Tom Lane wrote:
> "James Bellinger" <jfb(at)zer7(dot)com> writes:
> > I'm not certain of the actual *purpose* for this function even checking in
> > the first place, but the result is that, if Postgres gets its access via an
> > ACL, it will say 'invalid binary' here and there, will not be able to find
> > its own executables, etc. I can see no purpose for this function.
> Hmm. I wonder why we have all that complexity at all, rather than using
> access(2). The man page says it checks against real not effective uid,
> but since we don't run setuid I think there's no difference.
> [ pokes in CVS history ... ] Oh, this is interesting: this code looks
> like this clear back to the original Berkeley import, and back then it
> had this comment:
> * We use the effective uid here because the backend will not have
> * executed setuid() by the time it calls this routine.
> So once upon a time there was a reason to try to implement access()
> for ourselves, but it's long gone. Comments?
I am not sure of its purpose either. I remember having to call it in
the old postmaster code before /port was added, but again, I am not sure
why we didn't use access().
I think access's reputation as something to avoid caused us not to look
at it. My old BSD manual says about access():
The access() function should be used rarely, if ever. Specifically,
access() should never be used by any program whose user real and effec-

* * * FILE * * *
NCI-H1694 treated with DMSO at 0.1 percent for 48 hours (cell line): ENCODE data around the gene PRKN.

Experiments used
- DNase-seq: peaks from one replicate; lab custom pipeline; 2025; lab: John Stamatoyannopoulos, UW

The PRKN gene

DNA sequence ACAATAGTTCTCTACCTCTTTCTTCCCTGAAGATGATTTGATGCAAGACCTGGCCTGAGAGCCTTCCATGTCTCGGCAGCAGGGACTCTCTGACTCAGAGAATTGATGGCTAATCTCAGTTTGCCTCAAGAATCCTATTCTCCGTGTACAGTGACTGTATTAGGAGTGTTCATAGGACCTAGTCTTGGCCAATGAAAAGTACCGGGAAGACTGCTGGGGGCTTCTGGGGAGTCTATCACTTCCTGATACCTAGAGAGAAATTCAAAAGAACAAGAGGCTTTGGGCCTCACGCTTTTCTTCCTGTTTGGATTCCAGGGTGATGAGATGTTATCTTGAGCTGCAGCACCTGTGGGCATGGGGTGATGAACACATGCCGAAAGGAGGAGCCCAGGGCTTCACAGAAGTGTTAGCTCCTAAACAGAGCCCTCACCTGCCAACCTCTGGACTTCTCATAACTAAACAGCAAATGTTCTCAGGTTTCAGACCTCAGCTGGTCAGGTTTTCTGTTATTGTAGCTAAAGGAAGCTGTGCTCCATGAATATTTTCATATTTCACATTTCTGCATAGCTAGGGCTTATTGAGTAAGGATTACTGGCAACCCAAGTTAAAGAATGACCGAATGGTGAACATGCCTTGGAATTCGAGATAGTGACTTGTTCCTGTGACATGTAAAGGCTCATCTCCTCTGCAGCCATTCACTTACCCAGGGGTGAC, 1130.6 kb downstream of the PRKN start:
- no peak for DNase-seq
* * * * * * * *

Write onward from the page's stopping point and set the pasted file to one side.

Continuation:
tive IDs, or group real and effective IDs, differ. At best, using
access() in this situation can produce a misleading result, because the
system call permission checks are based on effective IDs. Thus, access()
might return that the file is accessible, when the corresponding open(2)
or exec(2) call would fail, or vice-versa. In addition, the permissions
on the file, or the path leading to the file, may change between the time
access() makes its test and the eventual system call. This timing race
applies to all uses of access(), so it is better to attempt the operation
itself to see if it will succeed. (Processes designed to run setuid or
setgid should call seteuid(2) or setegid(2) as needed to suspend their
Bruce Momjian <bruce(at)momjian(dot)us> http://momjian.us
+ If your life is a hard drive, Christ can be your backup. +
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